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Subject: Robert's Ridge by Malcolm Mcpherson
GOP    4/20/2006 6:53:34 PM
I am reading the book Robert's Ridge by Malcolm Mcpherson, and he gives a completely different story about the SEAL Squad that landed on top of the Ridge (which ultimately resulted in the death of Devgru operator Neil Robertson). The book says that the plan was to land on the bottom of the mountain and climb up, but that was scrapped because a B52 was in the area, and when the B-52 cleared the area, the chopper had engine damage (elapsed time was 3:30 hours). After that, the Squad leader called HQ to ask for permission to delay the mission another night (he didn't want to be pushing daylight when his squad completed it's climg to the top of the ridge), and HQ pressured him to continue the mission. By this time, a Spectre had already looked through their heat signature radar and said the Ridge was clear...this was when the team leader decided to "Break the rules" (his words) SO HE COULD COMPLETE THE MISSION AND HELP OUT THE 10TH MOUNTAIN DIVISON I thought this was important to show some of you (Horsesoldier in particular) that this incident was not caused by stupidity, it was caused by bravery. The courage to land on top of a Op ("Break the rules") so the SEALs could help out the 10th Mountain Soldiers and complete their mission. I think we can quit questioning the expertise of Devgru and the SEAL teams. They have performed very well in the War on Terror, in many situations that we will probably never know about.
 
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shek    RE:Robert's Ridge by Malcolm Mcpherson   4/20/2006 9:52:15 PM
GOP, Easy in the saddle there. What Horsesoldier has portrayed accurately reflects 100% what was written by Sean Naylor in his write up of Anaconda. Obviously, the write up in the book you are reading portrays something different. Naylor's sources appear to be within the SFOD-D community, and so maybe your getting some clash of the titans effect, although there is glowing praise for most of the SEALs that worked Anaconda from the get go, and so I don't see that. It could be explained by the clash/tension between the two different command structures. In the end, you have two different stories and one will have to use their own judgement to decide which one is more probable.
 
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mough    RE:Robert's Ridge by Malcolm Mcpherson   4/20/2006 11:41:48 PM
Gop, I don't know why you keep citing these book's as evidence either way, plus saying that landing on a hill top, against all military tactic's and logic was bravery is silly, certain rules are there for a good reason, thank God Vic Hyder will never command men again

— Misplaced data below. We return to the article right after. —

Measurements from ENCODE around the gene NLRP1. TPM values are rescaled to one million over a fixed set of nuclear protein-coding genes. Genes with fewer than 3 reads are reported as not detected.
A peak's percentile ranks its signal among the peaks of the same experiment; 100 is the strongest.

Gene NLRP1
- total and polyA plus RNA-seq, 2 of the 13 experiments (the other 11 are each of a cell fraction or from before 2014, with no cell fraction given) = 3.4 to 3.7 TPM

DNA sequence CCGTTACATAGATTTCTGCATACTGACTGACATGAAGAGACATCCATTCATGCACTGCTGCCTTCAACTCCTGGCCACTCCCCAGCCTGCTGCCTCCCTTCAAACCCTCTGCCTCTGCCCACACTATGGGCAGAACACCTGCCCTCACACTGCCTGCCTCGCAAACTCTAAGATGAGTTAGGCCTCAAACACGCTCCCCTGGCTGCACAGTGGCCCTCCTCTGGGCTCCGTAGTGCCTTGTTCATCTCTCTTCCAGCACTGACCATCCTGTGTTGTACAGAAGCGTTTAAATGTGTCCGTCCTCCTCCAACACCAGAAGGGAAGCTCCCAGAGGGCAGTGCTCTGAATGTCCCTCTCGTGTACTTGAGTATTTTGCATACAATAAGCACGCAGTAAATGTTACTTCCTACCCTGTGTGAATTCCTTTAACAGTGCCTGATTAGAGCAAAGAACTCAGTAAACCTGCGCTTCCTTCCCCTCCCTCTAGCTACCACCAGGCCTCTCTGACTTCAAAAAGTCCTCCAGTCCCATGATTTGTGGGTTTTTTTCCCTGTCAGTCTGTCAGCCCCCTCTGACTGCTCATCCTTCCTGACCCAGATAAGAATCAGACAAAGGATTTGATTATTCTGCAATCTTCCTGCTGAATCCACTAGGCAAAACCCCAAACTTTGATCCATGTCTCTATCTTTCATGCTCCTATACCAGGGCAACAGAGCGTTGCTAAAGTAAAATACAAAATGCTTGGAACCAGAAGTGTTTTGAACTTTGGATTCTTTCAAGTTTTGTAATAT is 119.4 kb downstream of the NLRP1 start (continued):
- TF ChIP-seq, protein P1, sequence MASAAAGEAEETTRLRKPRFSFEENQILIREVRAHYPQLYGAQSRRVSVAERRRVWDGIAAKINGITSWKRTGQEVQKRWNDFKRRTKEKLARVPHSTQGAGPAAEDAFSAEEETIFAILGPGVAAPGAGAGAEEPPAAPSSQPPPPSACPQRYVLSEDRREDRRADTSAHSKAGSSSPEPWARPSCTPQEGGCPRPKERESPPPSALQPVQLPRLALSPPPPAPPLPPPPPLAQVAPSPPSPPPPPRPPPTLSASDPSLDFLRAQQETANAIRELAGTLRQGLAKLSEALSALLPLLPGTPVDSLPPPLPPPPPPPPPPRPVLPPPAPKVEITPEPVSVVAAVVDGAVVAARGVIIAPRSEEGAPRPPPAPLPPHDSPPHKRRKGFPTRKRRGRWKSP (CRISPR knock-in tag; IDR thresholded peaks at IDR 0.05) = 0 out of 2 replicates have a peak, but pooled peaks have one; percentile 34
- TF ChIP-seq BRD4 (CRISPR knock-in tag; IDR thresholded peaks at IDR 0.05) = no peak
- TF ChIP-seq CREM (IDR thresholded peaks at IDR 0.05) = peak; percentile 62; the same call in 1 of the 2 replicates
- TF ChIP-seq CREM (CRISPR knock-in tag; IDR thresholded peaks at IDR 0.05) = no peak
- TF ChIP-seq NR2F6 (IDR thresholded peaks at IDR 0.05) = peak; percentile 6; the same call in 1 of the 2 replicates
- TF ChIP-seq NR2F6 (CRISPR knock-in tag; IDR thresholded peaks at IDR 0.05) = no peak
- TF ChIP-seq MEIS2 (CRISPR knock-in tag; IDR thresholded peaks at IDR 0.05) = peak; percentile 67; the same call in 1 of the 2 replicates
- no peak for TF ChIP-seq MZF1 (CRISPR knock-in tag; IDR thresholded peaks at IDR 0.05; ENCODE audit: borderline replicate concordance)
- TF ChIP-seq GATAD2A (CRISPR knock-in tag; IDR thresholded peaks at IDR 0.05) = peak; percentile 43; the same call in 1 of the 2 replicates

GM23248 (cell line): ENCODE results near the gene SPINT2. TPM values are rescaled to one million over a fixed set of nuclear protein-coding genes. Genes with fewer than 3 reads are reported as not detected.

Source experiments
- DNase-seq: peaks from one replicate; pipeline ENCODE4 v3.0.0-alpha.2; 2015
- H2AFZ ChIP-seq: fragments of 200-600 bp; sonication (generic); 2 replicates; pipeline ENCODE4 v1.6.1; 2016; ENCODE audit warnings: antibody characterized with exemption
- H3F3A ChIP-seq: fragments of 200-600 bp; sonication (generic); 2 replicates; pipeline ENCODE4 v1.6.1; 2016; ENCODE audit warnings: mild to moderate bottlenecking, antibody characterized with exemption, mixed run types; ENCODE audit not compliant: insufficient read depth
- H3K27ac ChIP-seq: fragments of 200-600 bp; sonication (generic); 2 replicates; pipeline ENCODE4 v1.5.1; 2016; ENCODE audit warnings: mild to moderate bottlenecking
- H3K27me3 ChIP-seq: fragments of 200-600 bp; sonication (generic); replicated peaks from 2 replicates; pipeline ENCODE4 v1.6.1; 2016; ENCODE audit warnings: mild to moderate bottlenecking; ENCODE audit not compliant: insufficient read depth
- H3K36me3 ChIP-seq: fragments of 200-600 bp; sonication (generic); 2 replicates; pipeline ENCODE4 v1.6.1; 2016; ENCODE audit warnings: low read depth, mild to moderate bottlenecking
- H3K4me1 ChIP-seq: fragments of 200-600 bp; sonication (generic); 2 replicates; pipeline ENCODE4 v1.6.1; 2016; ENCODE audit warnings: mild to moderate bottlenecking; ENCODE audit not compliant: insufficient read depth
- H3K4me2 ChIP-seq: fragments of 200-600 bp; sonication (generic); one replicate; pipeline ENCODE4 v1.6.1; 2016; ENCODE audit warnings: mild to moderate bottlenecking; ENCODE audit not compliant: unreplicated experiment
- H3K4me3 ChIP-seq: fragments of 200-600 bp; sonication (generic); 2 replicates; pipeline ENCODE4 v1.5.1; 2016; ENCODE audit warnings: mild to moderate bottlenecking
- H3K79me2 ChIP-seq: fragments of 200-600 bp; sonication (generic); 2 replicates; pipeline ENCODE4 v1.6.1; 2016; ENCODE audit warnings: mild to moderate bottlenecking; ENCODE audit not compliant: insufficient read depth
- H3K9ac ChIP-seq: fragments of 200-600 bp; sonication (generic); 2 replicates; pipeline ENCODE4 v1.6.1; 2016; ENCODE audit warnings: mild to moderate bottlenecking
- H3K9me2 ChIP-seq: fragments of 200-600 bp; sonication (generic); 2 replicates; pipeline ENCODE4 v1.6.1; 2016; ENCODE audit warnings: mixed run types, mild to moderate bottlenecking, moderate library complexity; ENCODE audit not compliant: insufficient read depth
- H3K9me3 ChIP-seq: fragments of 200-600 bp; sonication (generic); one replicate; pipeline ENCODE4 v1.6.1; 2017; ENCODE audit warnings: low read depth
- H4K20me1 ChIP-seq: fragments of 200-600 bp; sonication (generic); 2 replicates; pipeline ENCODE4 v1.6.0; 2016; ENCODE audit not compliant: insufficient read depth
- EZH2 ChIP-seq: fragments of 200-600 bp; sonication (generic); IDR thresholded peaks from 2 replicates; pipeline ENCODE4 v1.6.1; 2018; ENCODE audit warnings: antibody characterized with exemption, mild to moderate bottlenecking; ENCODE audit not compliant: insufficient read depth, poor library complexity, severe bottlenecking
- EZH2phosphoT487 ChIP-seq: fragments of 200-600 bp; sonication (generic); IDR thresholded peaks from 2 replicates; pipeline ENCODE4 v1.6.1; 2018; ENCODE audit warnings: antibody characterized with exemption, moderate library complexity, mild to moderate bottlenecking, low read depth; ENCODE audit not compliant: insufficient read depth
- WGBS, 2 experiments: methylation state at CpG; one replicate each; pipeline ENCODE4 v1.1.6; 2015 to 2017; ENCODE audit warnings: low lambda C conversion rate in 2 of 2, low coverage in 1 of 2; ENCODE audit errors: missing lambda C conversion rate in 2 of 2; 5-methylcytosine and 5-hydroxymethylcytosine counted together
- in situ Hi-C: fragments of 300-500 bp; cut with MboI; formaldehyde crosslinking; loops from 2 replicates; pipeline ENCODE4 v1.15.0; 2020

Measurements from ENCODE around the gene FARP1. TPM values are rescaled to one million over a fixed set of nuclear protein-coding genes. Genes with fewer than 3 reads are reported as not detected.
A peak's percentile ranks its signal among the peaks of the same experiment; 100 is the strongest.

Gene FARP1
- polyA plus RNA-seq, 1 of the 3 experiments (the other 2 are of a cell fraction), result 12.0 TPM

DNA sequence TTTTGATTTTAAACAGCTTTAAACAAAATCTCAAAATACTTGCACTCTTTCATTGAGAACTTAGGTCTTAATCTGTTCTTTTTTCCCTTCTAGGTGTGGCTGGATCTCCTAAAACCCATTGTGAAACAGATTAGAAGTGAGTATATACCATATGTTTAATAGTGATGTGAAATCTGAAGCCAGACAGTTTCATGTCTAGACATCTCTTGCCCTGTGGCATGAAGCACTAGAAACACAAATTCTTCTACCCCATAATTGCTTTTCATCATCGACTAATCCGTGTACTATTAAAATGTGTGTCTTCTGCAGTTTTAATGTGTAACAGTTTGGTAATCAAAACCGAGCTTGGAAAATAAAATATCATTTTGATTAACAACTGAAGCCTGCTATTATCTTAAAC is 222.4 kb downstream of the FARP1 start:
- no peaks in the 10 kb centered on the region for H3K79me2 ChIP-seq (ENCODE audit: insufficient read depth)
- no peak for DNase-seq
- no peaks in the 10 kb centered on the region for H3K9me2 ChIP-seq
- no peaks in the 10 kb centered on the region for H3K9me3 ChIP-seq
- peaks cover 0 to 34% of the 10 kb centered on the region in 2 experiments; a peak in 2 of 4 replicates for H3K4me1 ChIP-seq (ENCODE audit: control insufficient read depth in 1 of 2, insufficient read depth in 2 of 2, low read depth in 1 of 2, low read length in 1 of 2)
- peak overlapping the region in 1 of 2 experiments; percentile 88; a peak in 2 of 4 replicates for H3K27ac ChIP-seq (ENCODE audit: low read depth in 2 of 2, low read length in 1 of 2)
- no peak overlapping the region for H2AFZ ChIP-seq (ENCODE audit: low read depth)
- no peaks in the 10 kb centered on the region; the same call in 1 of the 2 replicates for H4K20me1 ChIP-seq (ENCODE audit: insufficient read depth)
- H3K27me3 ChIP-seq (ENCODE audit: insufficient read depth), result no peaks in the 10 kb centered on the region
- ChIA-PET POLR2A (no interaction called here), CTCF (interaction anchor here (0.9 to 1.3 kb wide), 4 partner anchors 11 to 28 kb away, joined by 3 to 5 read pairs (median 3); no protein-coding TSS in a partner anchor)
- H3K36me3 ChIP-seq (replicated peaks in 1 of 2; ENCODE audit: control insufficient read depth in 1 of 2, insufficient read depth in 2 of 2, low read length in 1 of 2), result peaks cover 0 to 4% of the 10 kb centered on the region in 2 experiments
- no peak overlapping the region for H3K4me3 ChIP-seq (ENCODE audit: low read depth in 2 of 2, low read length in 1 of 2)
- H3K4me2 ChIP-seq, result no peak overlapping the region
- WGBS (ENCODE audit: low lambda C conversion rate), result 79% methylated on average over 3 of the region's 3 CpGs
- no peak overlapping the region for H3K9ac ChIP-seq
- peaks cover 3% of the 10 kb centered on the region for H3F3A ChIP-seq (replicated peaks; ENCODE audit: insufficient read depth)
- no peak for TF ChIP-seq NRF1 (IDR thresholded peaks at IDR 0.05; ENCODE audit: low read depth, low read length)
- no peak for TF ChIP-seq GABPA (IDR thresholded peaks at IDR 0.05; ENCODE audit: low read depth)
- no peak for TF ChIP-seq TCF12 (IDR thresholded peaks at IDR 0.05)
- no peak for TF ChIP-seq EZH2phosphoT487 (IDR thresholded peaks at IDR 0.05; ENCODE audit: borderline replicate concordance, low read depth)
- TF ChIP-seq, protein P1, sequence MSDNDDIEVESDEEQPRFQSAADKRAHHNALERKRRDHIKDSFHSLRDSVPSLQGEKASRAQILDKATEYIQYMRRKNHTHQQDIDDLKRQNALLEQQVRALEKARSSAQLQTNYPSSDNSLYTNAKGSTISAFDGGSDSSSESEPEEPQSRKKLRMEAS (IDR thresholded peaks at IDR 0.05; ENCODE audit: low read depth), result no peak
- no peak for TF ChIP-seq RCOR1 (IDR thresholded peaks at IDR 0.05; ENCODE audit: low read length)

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mough    RE:Robert's Ridge by Malcolm Mcpherson   4/20/2006 11:58:19 PM
btw, that wasn't a slight against the guy's who were on the hill, more on the bastard's who thought they could run a battle from a 12 inch monitor that showed them what a predator UAV see's.....postage stamp view of the World
 
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Horsesoldier    RE:Robert's Ridge by Malcolm Mcpherson   4/21/2006 5:14:51 PM
I've not read McPherson's book, but was aware that it puts forth a rather different picture of the situation than Naylor's book. If I recall correctly, Naylor cites his sources (CAG guys primarily, as far as that portion of the book is concerned, as Shek noted) as specifically saying Vic Hyder was pushing for the mountain top landing before the airstrike became an issue (because the timeline for the mission got slipped), but was getting significant flack from the CAG commander who was on site (and whom Hyder was replacing because some genius higher up thought mid-operation was the ideal time to substitut one chain of command for another . . .).
 
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mough    RE:Robert's Ridge by Malcolm Mcpherson   4/21/2006 8:16:16 PM
yep, middle of an op and they chop command from TFG to TFB, the thing about the book's was, that Sean Naylors book was kind of critical of the SEAL's, then low and behold out comes Robert's Ridge, suddenly the guy's from DEVGRU are talking, it's the same old blue vs green crap, but I won't disagree with the over all assement, that Hyder was next to incompentent in command......that guy couldn't command a boy scout troop
 
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GOP    RE:Robert's Ridge by Malcolm Mcpherson   4/21/2006 9:24:38 PM